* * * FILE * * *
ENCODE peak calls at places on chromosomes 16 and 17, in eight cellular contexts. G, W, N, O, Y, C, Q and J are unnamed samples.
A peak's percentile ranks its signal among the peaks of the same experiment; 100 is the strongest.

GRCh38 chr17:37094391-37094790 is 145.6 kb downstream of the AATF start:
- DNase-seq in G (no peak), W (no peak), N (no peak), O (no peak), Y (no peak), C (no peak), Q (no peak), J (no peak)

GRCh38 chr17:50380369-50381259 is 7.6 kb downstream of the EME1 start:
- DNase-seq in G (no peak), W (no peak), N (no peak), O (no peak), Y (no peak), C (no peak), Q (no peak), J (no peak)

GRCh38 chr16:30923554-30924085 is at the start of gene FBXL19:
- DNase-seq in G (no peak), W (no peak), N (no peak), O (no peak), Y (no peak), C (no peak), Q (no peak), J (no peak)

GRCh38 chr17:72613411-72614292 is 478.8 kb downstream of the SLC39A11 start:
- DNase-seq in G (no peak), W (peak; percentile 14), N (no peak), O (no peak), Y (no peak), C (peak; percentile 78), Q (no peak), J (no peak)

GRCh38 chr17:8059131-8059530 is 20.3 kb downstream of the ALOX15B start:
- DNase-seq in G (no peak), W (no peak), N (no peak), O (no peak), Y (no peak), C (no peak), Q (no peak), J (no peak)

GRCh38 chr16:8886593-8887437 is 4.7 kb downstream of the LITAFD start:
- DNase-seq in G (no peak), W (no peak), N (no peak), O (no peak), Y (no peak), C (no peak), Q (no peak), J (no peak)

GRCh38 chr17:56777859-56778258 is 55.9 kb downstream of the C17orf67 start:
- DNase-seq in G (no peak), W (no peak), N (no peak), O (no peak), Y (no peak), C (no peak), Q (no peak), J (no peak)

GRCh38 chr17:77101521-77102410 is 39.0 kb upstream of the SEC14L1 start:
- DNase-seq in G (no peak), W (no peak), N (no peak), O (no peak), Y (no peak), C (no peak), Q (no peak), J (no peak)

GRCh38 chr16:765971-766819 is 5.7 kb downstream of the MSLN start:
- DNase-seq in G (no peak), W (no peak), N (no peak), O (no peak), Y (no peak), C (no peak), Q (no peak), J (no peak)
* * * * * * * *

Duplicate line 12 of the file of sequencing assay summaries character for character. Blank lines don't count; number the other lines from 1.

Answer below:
- DNase-seq in G (no peak), W (no peak), N (no peak), O (no peak), Y (no peak), C (no peak), Q (no peak), J (no peak)